Dusty to Sveum: Good luck, youll need it

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Dusty to Sveum: Good luck, youll need it

MESA, Ariz. It will take years before Theo Epsteins scouting and player development machine is up and running.

The buzz the Cubs generated with this hire will eventually wear off and everyone will see just how patient the fans will be with a rebuilding project.

Patience is a real virtue here, Dusty Baker said Monday. Theyve been patient for a hundred years. Thats a hard sell in Chicago more patience. They might be patient for a little while, but unlike any other place Ive been, people count. They can add real good in Chicago. Everybody men, women and children.

Thats a century and counting since winning the World Series, which has made this job so appealing, frustrating and disappointing. The Cubs are on their third manager in the past 19 months. The Cincinnati Reds manager gets asked about and compared to each one.

Baker once had the Cubs five outs away from the 2003 National League pennant. Baker likes Dale Sveum, wishes him luck and wants to beat him 16 times this season.

Sveum believes this job is different, but only to a certain point. He says its nothing he hasnt really seen before after wearing a New York Yankees uniform and coaching alongside Terry Francona with the Boston Red Sox.

The history and all that goes along with Chicago and the Cubs, Sveum said, of course its different than managing some small markets. Theres no question about it. Thats the way it is here and in Boston and New York and the big markets. Theres no doubt its different.

Theres more media. Theres more scrutinizing. Theres going to be the second-guessing of everything. Theres going to be all that. Its nothing you dont know. Its not like Ive never been in a big market before. You know what all goes on.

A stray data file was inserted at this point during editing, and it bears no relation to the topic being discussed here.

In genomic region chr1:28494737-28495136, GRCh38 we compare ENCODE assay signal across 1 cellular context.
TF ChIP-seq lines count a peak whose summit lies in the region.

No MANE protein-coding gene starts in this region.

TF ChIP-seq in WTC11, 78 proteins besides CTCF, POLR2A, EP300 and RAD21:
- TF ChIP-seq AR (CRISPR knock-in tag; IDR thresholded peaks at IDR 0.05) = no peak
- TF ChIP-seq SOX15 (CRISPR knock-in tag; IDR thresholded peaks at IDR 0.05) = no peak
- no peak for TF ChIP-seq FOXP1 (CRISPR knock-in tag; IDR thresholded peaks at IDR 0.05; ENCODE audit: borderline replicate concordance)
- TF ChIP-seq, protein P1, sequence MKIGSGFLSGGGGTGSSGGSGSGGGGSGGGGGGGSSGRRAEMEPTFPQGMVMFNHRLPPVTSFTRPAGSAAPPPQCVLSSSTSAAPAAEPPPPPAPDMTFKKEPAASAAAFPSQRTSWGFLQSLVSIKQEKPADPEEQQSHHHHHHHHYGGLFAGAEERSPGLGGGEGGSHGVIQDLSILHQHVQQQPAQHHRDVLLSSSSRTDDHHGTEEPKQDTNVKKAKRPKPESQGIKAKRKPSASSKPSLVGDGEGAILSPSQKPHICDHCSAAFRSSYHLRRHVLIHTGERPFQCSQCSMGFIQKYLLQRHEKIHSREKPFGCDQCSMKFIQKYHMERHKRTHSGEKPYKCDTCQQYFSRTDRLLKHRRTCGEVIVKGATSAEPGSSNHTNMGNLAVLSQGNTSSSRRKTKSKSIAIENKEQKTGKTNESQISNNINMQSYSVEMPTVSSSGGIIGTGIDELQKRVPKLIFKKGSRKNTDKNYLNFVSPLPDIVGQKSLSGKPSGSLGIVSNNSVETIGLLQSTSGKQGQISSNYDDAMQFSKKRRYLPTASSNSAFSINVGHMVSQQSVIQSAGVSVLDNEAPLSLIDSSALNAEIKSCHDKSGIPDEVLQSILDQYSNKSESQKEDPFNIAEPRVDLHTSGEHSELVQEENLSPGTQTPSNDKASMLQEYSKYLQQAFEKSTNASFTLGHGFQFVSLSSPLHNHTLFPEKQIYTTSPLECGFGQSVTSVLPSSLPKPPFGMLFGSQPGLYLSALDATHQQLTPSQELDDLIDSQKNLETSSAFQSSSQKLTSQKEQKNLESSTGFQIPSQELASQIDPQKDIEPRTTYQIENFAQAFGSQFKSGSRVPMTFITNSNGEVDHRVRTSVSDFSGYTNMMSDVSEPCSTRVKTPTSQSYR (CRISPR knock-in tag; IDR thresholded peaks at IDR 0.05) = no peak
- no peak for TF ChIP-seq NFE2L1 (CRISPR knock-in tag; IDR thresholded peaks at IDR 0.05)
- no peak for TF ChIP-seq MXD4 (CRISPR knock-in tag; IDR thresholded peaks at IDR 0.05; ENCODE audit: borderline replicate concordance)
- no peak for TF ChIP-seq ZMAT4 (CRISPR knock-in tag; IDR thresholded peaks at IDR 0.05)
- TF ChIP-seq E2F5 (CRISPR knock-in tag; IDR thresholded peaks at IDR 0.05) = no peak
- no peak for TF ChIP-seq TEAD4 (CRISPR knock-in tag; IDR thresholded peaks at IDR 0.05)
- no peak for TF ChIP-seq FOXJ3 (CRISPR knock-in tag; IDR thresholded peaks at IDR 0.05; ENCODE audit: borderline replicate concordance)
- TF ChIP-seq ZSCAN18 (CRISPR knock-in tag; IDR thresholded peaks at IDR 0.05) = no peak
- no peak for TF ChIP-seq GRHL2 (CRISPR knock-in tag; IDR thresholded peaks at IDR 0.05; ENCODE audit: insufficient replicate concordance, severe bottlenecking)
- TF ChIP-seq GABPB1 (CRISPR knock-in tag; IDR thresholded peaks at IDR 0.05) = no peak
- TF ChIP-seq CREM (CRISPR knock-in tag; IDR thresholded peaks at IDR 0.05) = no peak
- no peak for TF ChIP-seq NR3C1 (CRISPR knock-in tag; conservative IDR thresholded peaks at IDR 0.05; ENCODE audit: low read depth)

Sveum can be blunt, his voice is monotone and he doesnt appear to have any nervous energy. Hes about to find out what life is like inside the Wrigley Field fishbowl.

It depends on how they do, Baker said. You got to wait awhile before you make that assessment. Give him a couple years. He might say the same things.

Baker had just guided the San Francisco Giants to the 2002 World Series when he moved to the North Side. He had been a big-league manager for the previous 10 seasons, and played almost two decades in the majors. He still didnt quite know what he was getting into (the same could be said for Lou Piniella).

The national anthem is my favorite time of the day, Baker said. During those three hours, the games the same. The difference is what happens and whats entailed before the game and after the game. Thats the difference and the vibes that you get, positively and negatively, from everything involved.

Baker pushed the right buttons as the Cubs won the division in 2003. The Bartman Game jacked up expectations, but the team slowly spiraled downward. A last-place finish in 2006 got Baker fired and triggered a huge Tribune Co. shopping spree.

In 04, we kind of stood pat and even subtracted, Baker said. We didnt reload. That would have been the time to reload when youre getting close. They reloaded after I left. That was the only regret.